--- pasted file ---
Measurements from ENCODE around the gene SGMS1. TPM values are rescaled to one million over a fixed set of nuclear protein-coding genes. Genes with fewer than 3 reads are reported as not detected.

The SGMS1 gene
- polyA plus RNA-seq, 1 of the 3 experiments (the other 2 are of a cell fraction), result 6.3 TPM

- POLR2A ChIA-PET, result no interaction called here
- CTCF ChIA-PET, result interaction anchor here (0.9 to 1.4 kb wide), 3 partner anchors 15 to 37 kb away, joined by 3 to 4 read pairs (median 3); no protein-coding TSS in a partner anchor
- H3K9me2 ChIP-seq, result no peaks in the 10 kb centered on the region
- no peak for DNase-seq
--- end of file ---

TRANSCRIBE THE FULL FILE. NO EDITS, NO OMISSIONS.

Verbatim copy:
Measurements from ENCODE around the gene SGMS1. TPM values are rescaled to one million over a fixed set of nuclear protein-coding genes. Genes with fewer than 3 reads are reported as not detected.

The SGMS1 gene
- polyA plus RNA-seq, 1 of the 3 experiments (the other 2 are of a cell fraction), result 6.3 TPM

- POLR2A ChIA-PET, result no interaction called here
- CTCF ChIA-PET, result interaction anchor here (0.9 to 1.4 kb wide), 3 partner anchors 15 to 37 kb away, joined by 3 to 4 read pairs (median 3); no protein-coding TSS in a partner anchor
- H3K9me2 ChIP-seq, result no peaks in the 10 kb centered on the region
- no peak for DNase-seq